While it’s important to choose an area of law that you’re passionate about, it’s likely that you may not know exactly what you want to do so early in your career. If this is the case, you may want to take a look at the market itself and see what the demand is for different types of lawyers at the moment. Things can and do change year to year according to what’s happening in the economy, but it can be exciting to choose an area of practice that is particularly hot. If you’re getting an offer from a firm that does relatively-stable, tax-related law, for example, you may want to wait and see if you get any interest from a real estate or mergers and acquisitions firm.

Knowing which offer to accept may seem daunting, especially since your first experience as a young lawyer can have a big influence on your future. Take your time, consider all of these aspects, and don’t stress it too much. Remember that you’re just starting out and most attorneys make several moves throughout their careers.

At Boss Certified Realtime Reporting, we are interested in the professional development and aspirations of any and all members of the legal community. With more than a decade of experience and over 40 reporters on staff, we’re ready to meet your court reporting needs once you’ve found the right firm. Fill out our online form to request a quote or schedule a job today.

The Importance of Continuous, Informal Training in Your Law Firm

The Importance of Continuous, Informal Training in Your Law Firm on

The kind of education you’ll never get in a classroom (online or otherwise).

After law school or paralegal and court reporting education, most legal professionals engage in on-going training programs. The legal field, like many industries, continuously evolves, and you need to keep up with complex developments to be successful. But while continuing education programs and seminars will keep you up-to-date, there’s a certain amount of informal training that should be taking place at all times to foster the skills and knowledge that no official course can deliver.

Trial and error

We’re all familiar with the adage that sometimes the best lessons are the ones we learn when we make mistakes. This applies to training legal professionals, but with actual cases on the line, it’s often better to teach these lessons from experience rather than let young professionals learn them the hard way. Consider the wisdom you can impart to junior attorneys by asking simple questions after a trial, deposition, conference call, or even a new client meeting.

“What are your observations?”

“Do you have any questions about the way this was handled?”

“What can we improve upon the next time?”

Asking them for feedback is a great way to spur conversations that lead to valuable learning experiences.


Remember when you learned to ride a bike? It’s highly unlikely that your parents drew you a picture or tried to explain how to pedal and steer without actually putting you on the seat. Learning by doing is one of the best methods for mastering anything, including practicing law. Despite the massive volume of material that you memorized in school, it’s likely that you don’t remember a lot of it. In contrast, most lawyers will tell you that they never forget their first case or what they learned during marathon workdays when they first started out.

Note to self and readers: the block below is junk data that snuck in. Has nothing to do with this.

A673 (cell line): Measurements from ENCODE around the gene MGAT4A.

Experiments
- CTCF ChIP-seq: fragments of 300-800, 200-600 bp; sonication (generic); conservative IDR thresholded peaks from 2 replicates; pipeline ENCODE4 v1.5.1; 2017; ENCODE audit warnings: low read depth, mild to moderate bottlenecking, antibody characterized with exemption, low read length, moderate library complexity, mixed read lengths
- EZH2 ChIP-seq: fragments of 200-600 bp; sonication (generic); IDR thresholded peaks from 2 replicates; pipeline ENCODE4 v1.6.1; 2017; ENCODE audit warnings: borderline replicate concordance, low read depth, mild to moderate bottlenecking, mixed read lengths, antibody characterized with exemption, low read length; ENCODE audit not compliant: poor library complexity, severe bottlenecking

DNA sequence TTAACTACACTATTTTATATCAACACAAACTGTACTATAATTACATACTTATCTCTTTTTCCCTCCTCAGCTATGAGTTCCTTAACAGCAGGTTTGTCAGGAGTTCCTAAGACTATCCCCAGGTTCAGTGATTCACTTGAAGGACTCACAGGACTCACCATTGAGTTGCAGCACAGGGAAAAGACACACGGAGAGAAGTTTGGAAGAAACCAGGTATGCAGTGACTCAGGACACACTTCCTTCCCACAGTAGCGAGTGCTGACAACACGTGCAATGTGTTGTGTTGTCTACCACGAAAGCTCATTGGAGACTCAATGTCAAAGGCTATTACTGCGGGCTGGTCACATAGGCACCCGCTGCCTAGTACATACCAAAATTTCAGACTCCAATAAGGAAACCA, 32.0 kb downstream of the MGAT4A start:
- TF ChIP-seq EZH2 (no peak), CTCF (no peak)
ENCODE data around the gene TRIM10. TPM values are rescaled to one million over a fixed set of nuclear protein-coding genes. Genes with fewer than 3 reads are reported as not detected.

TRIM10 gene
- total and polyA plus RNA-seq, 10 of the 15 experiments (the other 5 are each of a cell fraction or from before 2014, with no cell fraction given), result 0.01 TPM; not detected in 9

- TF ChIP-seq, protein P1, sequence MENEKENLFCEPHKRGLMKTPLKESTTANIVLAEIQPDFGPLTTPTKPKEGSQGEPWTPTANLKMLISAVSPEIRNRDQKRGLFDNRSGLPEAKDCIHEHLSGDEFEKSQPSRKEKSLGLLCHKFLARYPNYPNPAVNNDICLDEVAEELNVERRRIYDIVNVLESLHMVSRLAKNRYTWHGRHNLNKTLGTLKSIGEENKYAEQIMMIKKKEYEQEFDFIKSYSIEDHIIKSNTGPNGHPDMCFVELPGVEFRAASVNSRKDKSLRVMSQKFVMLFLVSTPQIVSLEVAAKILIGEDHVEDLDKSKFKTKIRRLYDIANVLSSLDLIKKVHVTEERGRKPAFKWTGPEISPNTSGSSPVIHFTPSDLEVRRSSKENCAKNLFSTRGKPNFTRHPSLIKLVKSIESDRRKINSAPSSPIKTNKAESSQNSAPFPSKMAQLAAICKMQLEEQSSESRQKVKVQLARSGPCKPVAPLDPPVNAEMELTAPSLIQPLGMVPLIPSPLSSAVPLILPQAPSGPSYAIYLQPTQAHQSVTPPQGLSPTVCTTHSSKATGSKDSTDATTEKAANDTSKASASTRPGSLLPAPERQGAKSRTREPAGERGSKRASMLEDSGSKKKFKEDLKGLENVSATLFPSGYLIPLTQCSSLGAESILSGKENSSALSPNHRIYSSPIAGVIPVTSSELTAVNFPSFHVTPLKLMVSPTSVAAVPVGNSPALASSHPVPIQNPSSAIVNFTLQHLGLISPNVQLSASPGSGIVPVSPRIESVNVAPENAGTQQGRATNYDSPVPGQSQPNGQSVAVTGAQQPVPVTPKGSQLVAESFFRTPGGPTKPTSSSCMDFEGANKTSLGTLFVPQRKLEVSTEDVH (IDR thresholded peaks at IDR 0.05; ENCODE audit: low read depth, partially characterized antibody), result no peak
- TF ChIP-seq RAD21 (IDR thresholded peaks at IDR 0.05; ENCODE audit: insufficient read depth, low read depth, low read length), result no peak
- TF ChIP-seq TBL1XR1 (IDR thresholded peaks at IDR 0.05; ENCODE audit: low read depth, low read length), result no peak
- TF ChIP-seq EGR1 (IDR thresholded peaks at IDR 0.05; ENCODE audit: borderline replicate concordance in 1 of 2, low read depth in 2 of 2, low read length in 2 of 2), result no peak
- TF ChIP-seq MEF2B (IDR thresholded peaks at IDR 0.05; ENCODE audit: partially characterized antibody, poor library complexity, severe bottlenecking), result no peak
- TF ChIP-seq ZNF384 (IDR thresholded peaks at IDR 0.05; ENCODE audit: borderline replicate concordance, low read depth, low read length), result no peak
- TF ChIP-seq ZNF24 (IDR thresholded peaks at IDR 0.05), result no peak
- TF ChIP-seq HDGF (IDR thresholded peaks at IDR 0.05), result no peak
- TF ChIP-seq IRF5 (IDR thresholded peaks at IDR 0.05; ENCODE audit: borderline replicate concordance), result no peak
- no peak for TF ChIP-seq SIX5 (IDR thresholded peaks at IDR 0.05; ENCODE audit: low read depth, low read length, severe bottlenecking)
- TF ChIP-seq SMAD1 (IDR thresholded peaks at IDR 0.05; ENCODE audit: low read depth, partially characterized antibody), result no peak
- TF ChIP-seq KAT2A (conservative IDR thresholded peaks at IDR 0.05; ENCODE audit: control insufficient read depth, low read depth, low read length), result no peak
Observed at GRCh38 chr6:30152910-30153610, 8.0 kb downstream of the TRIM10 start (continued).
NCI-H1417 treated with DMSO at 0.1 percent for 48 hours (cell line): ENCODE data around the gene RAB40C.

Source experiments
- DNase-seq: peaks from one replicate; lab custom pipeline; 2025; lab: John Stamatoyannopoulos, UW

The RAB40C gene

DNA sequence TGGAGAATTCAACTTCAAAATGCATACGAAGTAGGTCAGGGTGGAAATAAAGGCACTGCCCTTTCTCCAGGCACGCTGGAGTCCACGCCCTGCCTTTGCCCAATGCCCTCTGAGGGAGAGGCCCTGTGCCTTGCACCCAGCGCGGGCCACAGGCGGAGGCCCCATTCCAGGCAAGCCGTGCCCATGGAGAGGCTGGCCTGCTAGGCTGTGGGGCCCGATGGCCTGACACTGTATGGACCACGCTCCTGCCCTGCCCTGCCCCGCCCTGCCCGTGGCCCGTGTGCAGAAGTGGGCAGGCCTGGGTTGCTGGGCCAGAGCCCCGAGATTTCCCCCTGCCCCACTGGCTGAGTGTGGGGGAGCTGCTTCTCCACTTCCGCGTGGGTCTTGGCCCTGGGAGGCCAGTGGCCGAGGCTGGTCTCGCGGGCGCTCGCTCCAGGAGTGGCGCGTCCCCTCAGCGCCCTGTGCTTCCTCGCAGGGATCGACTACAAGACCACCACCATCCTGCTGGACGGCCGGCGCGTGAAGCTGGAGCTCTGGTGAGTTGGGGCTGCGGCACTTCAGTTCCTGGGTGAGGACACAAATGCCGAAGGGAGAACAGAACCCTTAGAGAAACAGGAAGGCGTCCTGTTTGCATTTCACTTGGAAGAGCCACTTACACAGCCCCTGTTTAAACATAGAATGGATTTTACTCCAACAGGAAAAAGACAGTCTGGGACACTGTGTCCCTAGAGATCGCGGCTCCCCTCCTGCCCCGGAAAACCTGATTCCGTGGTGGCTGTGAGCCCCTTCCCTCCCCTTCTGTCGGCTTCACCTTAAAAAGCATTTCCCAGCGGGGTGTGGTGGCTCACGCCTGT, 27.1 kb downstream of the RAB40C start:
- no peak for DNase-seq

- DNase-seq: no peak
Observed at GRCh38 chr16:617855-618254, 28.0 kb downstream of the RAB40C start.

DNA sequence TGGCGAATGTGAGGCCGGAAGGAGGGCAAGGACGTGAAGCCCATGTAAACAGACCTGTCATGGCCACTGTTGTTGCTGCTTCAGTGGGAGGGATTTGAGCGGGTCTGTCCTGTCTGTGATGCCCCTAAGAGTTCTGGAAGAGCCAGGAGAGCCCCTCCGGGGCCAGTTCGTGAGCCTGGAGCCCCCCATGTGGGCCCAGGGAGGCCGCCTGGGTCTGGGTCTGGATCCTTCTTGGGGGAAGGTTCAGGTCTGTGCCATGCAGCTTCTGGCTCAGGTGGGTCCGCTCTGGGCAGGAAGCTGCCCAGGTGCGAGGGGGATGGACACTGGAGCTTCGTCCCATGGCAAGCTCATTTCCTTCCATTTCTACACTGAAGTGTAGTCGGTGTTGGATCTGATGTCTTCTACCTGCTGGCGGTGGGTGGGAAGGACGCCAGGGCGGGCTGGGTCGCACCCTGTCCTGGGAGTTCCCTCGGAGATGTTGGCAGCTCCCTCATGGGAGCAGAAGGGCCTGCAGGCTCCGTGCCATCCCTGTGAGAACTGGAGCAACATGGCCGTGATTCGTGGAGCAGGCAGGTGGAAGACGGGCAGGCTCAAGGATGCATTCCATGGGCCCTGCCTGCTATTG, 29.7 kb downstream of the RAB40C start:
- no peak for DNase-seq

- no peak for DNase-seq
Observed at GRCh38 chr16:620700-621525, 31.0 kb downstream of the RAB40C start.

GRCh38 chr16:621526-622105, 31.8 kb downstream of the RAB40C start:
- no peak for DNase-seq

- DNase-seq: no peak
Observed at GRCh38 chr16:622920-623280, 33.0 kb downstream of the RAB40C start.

Constructive criticism

As a young attorney, you may have had to submit your work to a more senior member of the firm to ensure that it was accurate and well written. And if you were given the chance to see the revisions, you learned how to improve your writing and what to do differently the next time. If you’re in a position to offer this kind of constructive criticism to junior attorneys or other legal staff, you’re actually offering them informal, practical training—the kind of education they won’t get in any other setting.

While continuing legal education is a requirement in most law firms and remains pivotal to developing a successful legal career, there’s no substitute to hands-on learning through trial and error and constructive feedback. Law firms that foster an environment of continuous growth will reap the rewards with personnel who are well equipped to handle the ever-changing legal arena.

At Boss Certified Realtime Reporting, we promote a culture of constructive feedback and ongoing professional development. With more than a decade of experience and over 40 reporters on staff, we’re ready to meet your court reporting needs. Fill out our online form to request a quote or schedule a job today.

Top Questions to Ask When Hiring a Court Reporter

Top Questions to Ask When Hiring a Court Reporter on

Ensure the accuracy of your transcripts and the success of your case by hiring the right person.

Choosing a court reporter is a task that should not be taken lightly. As you know, a precise and accurate transcription can be the key to your case and without a highly-qualified reporter, you may not get what you need. Additionally, because you are often dealing with confidential or sensitive information, you want to make sure that a court reporter is reputable. And you want to choose a reporting firm that will become a trusted partner, supplying you with top notch personnel that meet all of your requirements. With that in mind, here are some important considerations and key questions to ask when you’re hiring a court reporter.